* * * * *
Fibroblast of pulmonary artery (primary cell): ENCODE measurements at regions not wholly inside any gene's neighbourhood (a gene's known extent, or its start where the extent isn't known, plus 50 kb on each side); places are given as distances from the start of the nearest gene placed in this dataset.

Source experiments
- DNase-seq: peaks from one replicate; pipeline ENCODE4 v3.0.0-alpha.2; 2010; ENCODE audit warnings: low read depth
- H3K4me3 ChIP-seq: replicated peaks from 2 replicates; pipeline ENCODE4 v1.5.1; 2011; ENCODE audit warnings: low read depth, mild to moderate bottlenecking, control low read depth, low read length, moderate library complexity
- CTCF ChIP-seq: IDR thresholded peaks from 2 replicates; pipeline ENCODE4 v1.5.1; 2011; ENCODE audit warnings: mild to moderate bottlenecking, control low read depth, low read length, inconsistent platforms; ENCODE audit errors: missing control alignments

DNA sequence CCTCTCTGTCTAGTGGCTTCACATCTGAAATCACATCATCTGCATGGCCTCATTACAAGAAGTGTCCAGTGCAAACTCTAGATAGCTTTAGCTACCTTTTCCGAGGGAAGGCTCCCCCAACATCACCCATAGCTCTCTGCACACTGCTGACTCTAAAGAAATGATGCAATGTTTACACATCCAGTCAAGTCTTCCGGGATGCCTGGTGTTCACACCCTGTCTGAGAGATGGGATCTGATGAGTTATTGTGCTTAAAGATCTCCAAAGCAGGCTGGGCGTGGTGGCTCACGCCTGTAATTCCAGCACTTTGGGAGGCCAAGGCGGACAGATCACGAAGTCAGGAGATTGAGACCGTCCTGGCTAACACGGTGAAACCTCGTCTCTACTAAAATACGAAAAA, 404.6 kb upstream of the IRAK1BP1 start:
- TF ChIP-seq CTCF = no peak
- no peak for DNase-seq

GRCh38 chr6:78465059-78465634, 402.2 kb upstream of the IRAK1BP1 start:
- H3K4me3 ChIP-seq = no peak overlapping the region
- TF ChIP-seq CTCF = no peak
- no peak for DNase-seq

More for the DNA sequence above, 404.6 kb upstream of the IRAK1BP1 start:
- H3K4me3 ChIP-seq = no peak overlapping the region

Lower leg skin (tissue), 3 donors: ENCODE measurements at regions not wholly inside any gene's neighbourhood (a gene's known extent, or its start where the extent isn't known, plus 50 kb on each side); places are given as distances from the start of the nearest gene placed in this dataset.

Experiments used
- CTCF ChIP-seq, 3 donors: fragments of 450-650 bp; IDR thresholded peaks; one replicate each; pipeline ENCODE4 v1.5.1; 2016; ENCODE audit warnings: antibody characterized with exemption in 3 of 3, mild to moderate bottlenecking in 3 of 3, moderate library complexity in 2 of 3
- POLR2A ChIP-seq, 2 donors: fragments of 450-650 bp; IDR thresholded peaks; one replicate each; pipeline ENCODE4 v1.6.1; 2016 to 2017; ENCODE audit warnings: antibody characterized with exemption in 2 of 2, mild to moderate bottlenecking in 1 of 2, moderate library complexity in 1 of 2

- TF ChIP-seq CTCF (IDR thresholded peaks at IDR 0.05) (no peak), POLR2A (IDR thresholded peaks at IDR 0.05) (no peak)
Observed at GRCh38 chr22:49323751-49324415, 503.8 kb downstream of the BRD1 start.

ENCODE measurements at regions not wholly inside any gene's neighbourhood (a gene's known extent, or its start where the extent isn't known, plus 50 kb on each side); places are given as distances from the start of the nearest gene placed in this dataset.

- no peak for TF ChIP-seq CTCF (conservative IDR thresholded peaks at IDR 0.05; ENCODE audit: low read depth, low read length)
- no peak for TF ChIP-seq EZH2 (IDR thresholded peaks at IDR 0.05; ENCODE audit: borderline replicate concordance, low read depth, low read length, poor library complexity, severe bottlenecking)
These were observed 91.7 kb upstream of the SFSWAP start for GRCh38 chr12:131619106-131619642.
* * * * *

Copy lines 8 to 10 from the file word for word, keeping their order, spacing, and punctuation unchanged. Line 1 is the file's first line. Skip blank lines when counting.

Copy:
- no peak for DNase-seq

GRCh38 chr6:78465059-78465634, 402.2 kb upstream of the IRAK1BP1 start:
- H3K4me3 ChIP-seq = no peak overlapping the region